By Ian Croft
Local Journalism Initiative Reporter
At the end of September, Canada took part in observing Orange Shirt Day on Sept. 30. As part of this, schools across Canada held assemblies to educate children about residential schools and the lasting effects they have had.
L. T. Westlake Fine Arts Elementary School welcomed Elder Charlie Fox of the Blackfoot Nation to speak about his experiences in taking part in these assemblies.
“I’m especially grateful to be asked to speak to our young people,” said Fox. “As an elder, my role in the community which of course stems from the past — all the gifts that I’ve received, whether it is in the form of a life experience, or being taught in a classroom, or from an elder, are all gifts that were given to me. That goes to making me an elder and being recognized as an elder, especially in the Sacred Horn Society. When I acquired that status, everybody — adults included, — become my children. For me, when I smudge in the morning and pray, I pray to these special intentions for these people that I work with — and I’m not going to be able to name all the people, so I think about Taber, Medicine Hat, Calgary, Red Deer, those places with all the people I worked with — my family, my brothers, my sisters, and my elders, societies. I include them in my prayers and I do that every morning in the form of a smudge in meditation.”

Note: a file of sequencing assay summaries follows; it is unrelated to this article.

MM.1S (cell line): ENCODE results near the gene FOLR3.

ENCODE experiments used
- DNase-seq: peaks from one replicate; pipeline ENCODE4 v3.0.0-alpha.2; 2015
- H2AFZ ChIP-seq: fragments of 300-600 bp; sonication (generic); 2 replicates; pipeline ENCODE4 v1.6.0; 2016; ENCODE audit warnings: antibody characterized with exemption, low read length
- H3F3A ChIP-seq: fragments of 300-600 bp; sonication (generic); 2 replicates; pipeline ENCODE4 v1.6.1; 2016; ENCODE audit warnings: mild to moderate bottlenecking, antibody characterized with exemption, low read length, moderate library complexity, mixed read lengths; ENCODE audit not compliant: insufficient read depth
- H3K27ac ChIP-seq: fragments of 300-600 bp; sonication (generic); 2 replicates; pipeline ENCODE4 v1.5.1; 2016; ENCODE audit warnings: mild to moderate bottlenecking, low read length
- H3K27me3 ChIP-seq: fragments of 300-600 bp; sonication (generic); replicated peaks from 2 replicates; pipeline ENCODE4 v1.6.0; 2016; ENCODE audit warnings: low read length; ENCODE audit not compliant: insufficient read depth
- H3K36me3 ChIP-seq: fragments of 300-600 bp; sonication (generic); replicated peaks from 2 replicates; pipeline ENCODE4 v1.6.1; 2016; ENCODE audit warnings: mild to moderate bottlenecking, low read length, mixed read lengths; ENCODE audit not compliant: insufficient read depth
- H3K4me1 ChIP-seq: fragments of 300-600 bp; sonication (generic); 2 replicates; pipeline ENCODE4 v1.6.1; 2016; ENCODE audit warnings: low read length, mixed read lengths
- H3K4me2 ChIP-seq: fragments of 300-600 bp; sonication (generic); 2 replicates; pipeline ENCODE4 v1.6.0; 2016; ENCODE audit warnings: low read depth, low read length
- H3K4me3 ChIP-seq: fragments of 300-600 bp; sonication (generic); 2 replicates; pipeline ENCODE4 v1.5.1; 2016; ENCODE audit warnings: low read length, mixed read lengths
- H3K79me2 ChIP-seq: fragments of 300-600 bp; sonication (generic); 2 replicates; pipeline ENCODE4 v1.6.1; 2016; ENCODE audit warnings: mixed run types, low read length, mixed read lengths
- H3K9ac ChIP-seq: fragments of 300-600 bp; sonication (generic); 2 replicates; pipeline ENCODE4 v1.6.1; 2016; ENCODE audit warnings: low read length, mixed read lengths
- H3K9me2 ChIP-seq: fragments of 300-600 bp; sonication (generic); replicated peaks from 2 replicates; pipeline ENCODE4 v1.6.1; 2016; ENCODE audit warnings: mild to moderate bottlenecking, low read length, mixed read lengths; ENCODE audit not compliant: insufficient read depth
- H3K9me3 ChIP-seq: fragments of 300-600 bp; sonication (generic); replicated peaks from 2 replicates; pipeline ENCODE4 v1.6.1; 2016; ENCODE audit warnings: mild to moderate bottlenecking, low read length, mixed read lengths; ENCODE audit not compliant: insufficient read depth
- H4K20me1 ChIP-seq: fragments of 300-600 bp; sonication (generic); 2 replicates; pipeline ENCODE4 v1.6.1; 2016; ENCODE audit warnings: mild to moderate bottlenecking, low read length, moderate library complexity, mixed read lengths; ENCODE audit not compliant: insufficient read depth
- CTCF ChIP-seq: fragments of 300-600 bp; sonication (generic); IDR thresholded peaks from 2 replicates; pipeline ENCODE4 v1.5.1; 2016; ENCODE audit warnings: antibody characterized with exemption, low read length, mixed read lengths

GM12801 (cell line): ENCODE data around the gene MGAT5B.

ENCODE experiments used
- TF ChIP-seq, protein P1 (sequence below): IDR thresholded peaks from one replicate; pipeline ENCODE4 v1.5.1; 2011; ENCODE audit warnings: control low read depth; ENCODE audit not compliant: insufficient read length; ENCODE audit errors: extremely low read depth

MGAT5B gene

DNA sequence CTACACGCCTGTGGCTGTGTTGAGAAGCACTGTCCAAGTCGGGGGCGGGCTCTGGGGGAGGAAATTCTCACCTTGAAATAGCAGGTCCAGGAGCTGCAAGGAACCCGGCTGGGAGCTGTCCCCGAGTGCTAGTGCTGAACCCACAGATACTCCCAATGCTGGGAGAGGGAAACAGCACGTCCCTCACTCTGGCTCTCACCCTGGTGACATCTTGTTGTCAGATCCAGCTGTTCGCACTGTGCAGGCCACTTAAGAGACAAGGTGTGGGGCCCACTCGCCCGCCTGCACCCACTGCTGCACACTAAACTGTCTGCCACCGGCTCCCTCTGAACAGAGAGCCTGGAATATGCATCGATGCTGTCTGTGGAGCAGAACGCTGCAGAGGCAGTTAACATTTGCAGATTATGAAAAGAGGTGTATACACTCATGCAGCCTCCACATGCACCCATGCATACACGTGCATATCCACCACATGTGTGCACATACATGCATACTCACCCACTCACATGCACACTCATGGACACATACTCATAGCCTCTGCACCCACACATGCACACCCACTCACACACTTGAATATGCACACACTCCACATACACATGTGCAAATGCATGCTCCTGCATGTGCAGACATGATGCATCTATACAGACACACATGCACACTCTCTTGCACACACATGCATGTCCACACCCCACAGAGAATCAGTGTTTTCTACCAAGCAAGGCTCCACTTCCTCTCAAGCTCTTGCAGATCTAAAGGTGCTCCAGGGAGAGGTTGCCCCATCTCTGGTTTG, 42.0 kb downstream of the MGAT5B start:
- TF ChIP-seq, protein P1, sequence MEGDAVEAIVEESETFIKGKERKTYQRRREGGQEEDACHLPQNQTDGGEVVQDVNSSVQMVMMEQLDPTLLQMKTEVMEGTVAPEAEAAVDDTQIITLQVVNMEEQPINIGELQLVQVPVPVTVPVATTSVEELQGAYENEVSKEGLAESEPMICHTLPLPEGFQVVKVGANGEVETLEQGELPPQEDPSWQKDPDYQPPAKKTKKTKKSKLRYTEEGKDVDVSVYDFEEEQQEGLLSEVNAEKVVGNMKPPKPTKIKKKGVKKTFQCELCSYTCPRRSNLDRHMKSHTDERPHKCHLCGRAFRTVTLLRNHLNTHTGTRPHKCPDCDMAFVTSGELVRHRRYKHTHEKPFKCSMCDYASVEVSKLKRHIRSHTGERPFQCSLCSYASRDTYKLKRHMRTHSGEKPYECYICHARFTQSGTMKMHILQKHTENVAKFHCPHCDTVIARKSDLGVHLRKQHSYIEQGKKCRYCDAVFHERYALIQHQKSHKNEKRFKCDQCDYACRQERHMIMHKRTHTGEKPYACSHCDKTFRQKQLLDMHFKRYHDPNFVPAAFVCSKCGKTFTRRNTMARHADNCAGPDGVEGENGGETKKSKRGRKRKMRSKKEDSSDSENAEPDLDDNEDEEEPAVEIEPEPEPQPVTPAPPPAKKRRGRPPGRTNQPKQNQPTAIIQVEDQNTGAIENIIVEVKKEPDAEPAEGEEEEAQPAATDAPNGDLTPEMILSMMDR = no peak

Fox continued by discussing how his spirituality shapes his everyday life.
“So, when you do that and you pray every day, it’s a habit. So, you try to live that life, it’s not that easy when you think about it. When somebody cut you off — when I was a young man, I would have some choice words for that guy, but I don’t do that anymore, I just keep going because life teaches you those things and for me, I’ve been very lucky to have those life experiences. I just give thanks every morning for all the blessings that I get throughout the day.”
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